- Question from SimonC: Dr. Kaplan, did anyone talk about the growing rates of leukemia and MDS following chemo for breast cancer? That's what happened to me and I'm concerned that women aren't being warned ahead of time that this is a real risk. I know my oncologist didn't talk about it.
- Answers - Carol Kaplan Unfortunately, certain chemotherapy regimens are associated with permanent bone marrow toxicity, which can result in leukemia or a pre-leukemic diagnosis such as MDS (myelodysplastic syndrome). These risks have been well described in historical breast cancer trials, but it is important to point out that the risk is miniscule. However, unfortunately, the risk is real. I do believe that when women discuss the pros and cons of chemotherapy in the adjuvant setting with their oncologist, these toxicities should be pointed out. Having said that, if a woman is thought to be a candidate for adjuvant chemotherapy, the benefits of treatment far outweigh the risks of bone marrow toxicity. I am sorry that you have had the experience you have had, and you do well for other patients by sharing that experience.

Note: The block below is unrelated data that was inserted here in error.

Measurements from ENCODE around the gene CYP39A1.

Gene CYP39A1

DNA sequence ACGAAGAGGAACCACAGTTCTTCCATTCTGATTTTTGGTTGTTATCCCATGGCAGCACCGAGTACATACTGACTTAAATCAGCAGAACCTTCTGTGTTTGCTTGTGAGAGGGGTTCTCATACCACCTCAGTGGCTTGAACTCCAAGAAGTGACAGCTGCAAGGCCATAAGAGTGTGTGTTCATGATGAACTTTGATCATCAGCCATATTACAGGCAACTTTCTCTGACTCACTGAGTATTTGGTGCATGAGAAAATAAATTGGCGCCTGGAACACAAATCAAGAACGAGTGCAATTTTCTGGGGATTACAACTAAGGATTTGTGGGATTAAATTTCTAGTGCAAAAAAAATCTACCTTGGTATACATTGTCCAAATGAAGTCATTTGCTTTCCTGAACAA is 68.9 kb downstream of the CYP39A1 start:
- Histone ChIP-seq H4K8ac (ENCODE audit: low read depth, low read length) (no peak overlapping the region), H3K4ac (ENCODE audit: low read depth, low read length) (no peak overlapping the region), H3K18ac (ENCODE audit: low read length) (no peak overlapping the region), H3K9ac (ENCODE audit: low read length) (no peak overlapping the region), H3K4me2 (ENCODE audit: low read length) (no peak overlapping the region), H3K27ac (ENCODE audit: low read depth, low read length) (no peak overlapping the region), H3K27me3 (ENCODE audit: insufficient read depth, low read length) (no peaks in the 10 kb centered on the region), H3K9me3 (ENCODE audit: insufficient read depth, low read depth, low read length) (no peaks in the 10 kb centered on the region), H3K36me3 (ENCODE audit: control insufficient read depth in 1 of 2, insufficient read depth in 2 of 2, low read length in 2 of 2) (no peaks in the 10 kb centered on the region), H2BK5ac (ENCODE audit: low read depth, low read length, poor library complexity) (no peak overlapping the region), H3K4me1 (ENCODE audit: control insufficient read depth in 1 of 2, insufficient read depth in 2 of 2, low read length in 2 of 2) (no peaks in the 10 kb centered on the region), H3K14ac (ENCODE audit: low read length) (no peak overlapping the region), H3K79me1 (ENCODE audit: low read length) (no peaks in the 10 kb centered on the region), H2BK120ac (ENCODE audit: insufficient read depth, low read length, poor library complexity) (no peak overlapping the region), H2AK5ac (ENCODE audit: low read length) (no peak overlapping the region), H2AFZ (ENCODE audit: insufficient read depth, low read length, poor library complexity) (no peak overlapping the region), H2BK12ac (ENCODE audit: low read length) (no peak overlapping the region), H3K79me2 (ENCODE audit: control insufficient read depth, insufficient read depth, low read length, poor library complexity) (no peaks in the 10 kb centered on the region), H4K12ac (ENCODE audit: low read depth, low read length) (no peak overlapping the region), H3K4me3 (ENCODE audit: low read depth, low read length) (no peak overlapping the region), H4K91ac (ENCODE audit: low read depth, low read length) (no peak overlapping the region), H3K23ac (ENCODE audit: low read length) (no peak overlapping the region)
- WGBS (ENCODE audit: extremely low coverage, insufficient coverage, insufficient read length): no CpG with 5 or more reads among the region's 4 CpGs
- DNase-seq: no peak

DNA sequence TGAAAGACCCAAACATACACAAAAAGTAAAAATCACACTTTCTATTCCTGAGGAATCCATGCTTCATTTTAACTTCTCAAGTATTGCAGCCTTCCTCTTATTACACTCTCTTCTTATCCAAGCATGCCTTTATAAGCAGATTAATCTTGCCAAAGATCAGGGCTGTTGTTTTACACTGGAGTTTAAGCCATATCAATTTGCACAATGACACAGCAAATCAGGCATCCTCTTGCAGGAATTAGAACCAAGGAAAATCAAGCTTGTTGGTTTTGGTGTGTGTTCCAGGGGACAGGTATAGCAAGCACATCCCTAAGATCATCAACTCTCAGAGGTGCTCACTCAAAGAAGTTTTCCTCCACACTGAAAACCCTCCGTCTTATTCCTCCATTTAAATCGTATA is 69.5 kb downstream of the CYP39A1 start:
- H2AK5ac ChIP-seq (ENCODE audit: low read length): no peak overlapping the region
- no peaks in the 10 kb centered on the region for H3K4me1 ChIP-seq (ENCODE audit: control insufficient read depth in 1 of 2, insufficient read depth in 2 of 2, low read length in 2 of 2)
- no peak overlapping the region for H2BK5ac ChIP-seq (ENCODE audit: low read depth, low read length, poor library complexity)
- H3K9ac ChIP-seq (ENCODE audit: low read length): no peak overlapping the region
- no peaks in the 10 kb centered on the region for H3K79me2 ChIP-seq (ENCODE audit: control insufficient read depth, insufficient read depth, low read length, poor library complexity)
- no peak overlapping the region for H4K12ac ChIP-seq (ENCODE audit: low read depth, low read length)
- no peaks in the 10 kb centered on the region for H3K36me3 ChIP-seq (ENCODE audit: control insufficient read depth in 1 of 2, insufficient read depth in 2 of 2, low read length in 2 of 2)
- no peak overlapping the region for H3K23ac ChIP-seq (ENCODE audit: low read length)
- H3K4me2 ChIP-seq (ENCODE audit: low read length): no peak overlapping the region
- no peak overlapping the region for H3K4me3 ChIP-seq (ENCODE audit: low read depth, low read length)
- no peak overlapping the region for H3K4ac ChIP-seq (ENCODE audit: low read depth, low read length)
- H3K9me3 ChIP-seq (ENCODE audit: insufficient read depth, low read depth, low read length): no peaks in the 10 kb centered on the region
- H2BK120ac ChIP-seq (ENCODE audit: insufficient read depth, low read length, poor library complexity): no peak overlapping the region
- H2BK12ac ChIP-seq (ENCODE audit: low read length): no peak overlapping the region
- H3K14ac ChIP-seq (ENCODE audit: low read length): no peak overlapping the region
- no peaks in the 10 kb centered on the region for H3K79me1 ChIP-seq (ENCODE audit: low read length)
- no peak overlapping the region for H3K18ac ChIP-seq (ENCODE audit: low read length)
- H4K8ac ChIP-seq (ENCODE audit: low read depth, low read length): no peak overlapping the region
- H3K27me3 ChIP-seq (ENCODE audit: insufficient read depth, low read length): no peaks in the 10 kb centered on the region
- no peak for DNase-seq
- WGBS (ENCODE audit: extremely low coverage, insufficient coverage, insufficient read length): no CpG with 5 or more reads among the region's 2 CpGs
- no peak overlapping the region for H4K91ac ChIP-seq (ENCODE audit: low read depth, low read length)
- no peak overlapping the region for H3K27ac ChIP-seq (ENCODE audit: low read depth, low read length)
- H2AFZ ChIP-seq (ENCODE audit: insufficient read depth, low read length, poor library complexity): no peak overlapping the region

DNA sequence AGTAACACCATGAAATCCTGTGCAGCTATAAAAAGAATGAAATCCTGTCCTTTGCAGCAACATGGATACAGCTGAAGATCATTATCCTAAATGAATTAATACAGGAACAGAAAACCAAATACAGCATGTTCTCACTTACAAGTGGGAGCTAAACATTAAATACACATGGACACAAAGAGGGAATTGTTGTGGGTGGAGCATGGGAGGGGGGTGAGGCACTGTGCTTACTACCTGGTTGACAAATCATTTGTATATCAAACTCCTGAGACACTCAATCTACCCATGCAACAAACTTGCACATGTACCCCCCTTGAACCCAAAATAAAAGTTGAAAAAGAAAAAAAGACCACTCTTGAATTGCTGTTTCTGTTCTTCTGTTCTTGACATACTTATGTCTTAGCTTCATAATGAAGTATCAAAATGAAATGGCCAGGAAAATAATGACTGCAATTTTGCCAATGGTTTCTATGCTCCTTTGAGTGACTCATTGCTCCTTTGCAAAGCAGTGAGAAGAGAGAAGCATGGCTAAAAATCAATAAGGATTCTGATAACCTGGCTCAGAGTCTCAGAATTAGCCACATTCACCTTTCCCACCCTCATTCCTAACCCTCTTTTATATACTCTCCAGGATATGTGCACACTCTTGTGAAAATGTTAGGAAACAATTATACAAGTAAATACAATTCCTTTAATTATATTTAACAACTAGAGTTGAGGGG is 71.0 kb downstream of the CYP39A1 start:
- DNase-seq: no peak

On Wednesday, December 17, 2008, our Ask-the-Expert Online Conference was called Updates from the 2008 San Antonio Breast Cancer Symposium. Ruth Oratz, M.D., F.A.C.P. and Carol Kaplan, M.D. answered your questions about the latest updates on breast cancer risk, screening techniques, treatment options, and more.
The materials presented in these conferences do not necessarily reflect the views of Breastcancer.org. A qualified healthcare professional should be consulted before using any therapeutic product or regimen discussed. All readers should verify all information and data before employing any therapies described here.
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